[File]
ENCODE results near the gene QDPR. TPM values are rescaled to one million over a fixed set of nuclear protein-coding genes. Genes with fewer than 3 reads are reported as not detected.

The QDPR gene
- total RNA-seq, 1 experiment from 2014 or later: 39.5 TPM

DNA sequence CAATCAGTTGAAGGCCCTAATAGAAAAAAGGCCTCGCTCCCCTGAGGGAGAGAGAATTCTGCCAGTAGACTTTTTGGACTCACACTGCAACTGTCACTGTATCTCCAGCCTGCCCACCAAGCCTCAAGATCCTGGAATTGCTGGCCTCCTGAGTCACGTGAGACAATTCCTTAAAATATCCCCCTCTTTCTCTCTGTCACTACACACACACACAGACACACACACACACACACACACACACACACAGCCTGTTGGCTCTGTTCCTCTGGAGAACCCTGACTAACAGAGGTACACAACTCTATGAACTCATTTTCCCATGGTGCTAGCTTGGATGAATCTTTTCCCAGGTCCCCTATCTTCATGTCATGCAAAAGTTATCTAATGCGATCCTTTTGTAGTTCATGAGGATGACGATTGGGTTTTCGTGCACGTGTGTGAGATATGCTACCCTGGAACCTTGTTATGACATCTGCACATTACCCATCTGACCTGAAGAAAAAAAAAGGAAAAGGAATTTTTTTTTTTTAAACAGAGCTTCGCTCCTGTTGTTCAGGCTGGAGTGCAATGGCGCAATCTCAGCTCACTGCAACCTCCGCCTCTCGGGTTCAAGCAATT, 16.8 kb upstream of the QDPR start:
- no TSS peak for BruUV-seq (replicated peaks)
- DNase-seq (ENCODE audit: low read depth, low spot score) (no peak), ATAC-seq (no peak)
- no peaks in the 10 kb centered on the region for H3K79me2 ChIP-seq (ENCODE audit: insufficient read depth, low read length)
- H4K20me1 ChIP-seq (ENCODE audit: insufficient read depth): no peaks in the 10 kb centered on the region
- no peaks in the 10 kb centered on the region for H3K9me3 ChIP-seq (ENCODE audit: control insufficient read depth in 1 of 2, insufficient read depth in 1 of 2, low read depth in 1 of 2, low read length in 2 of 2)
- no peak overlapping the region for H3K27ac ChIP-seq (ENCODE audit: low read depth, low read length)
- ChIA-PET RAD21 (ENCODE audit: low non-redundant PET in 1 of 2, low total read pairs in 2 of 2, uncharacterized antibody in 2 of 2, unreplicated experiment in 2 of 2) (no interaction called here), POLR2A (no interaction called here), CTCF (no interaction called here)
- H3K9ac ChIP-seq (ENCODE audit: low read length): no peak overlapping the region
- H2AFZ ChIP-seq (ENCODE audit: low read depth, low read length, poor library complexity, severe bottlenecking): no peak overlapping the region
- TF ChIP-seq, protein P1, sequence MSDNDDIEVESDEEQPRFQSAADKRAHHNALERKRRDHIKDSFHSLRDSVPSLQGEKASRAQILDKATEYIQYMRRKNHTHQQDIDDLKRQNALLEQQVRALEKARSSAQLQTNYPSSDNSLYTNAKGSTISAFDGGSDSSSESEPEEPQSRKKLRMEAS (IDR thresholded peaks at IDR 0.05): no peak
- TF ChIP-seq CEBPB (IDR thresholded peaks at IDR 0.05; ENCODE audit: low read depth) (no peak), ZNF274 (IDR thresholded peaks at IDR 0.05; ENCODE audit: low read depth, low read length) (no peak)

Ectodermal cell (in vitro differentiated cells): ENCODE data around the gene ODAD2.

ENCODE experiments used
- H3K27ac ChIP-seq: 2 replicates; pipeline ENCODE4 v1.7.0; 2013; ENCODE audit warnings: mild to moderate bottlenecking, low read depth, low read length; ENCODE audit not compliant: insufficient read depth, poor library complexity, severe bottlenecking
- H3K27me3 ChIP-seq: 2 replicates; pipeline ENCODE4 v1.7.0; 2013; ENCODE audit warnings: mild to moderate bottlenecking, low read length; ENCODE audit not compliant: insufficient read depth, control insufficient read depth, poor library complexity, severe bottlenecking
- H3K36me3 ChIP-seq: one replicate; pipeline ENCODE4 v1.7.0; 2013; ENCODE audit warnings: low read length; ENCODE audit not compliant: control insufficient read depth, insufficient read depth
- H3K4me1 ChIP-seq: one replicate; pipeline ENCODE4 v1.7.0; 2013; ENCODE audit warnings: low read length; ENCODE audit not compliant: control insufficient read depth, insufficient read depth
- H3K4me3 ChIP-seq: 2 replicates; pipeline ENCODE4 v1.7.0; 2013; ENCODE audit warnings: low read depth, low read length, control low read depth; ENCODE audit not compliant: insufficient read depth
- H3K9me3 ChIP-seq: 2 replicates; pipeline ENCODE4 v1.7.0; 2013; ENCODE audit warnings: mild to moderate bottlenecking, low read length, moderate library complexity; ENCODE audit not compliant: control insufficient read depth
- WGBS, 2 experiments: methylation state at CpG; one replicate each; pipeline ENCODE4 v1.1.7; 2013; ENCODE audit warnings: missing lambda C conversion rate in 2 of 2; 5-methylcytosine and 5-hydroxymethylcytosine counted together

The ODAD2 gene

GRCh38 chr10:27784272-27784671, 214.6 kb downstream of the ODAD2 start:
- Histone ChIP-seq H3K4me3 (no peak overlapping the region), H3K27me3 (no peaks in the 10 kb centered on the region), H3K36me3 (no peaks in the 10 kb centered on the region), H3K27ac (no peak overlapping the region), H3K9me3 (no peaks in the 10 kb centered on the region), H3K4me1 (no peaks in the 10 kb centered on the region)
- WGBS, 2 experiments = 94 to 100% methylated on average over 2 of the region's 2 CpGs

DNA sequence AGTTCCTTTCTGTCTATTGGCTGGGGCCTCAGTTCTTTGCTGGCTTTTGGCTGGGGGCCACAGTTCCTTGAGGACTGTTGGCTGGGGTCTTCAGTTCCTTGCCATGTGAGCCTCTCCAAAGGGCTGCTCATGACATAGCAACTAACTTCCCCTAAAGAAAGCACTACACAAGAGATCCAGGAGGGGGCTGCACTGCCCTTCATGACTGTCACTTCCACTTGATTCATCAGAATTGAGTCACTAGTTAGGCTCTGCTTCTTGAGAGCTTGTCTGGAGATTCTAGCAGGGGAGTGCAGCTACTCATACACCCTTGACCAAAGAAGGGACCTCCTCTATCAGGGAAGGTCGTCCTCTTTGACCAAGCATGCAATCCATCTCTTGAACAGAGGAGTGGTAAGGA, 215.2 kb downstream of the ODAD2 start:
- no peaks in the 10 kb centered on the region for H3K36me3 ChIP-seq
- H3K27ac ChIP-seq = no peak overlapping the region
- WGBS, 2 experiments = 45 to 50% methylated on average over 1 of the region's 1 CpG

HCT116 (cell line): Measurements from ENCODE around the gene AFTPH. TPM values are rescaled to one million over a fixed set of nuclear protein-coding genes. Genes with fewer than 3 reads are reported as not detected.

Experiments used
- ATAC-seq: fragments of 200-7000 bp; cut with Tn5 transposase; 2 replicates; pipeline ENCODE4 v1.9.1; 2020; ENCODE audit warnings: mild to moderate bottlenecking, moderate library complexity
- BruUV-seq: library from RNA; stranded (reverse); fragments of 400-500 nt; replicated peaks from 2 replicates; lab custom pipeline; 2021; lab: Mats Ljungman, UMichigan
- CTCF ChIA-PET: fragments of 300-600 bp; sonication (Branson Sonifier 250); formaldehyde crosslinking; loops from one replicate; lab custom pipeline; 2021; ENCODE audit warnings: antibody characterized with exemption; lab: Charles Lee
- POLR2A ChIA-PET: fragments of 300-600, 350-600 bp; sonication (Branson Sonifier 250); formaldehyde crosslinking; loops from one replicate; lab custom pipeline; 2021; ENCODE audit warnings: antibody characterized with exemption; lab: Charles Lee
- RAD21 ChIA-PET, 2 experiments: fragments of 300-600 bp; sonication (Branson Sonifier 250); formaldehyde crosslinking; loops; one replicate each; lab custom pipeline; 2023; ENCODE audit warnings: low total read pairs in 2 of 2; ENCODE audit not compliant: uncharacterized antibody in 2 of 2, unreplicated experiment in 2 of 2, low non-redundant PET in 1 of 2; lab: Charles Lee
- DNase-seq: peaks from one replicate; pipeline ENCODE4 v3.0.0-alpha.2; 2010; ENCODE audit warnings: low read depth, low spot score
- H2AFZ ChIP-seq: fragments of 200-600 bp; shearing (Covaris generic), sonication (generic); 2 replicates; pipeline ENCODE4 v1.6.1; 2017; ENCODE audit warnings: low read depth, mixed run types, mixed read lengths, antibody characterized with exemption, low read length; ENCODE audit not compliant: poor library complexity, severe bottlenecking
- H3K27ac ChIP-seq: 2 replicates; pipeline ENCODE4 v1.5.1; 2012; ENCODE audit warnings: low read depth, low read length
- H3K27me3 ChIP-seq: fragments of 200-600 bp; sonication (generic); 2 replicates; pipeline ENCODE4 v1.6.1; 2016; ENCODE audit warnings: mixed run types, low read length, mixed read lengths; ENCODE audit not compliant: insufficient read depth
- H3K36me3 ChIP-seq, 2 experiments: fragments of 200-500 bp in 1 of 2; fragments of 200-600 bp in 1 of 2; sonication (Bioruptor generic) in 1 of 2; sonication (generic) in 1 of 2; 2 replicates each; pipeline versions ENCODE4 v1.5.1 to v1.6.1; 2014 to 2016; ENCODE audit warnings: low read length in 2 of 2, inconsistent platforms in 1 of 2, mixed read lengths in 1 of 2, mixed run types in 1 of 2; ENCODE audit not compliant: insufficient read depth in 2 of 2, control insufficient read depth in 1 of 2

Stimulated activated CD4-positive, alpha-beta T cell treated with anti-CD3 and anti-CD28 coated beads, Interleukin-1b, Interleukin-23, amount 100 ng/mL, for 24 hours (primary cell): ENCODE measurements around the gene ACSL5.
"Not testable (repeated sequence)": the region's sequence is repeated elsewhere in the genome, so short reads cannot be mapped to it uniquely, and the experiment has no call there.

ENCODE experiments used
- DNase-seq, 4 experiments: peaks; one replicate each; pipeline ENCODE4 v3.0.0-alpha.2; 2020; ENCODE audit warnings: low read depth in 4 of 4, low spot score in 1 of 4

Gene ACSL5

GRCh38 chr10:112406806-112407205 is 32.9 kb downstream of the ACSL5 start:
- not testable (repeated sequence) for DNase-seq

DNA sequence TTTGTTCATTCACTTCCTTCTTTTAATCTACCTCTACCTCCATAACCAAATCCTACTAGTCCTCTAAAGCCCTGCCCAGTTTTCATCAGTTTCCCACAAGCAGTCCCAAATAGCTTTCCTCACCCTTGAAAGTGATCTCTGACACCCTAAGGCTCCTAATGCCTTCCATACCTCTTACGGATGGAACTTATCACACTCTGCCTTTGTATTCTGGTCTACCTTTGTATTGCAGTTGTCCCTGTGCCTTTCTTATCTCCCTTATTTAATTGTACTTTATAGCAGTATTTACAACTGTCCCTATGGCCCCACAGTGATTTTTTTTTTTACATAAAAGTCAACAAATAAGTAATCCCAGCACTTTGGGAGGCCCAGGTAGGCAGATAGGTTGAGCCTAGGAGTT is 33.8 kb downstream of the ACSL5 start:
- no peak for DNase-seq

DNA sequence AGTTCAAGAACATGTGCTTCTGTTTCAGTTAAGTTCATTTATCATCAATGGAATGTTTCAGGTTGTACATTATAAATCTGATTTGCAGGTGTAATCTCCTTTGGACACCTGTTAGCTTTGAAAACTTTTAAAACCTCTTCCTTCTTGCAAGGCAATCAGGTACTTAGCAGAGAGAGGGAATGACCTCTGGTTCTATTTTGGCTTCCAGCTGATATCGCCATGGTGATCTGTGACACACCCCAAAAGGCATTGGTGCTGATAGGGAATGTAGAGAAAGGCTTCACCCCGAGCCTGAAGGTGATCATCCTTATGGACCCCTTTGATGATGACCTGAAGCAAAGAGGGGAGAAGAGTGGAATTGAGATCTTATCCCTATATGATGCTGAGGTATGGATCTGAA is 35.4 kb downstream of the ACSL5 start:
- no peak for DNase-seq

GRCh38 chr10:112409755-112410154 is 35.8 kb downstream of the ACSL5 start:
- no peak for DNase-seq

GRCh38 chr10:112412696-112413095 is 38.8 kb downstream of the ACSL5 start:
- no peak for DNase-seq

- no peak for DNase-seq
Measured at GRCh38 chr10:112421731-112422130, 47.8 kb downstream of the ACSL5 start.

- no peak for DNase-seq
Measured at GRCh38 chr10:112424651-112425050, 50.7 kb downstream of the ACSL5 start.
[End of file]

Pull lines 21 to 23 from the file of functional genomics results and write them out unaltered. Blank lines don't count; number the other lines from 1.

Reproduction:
- H3K4me1 ChIP-seq: one replicate; pipeline ENCODE4 v1.7.0; 2013; ENCODE audit warnings: low read length; ENCODE audit not compliant: control insufficient read depth, insufficient read depth
- H3K4me3 ChIP-seq: 2 replicates; pipeline ENCODE4 v1.7.0; 2013; ENCODE audit warnings: low read depth, low read length, control low read depth; ENCODE audit not compliant: insufficient read depth
- H3K9me3 ChIP-seq: 2 replicates; pipeline ENCODE4 v1.7.0; 2013; ENCODE audit warnings: mild to moderate bottlenecking, low read length, moderate library complexity; ENCODE audit not compliant: control insufficient read depth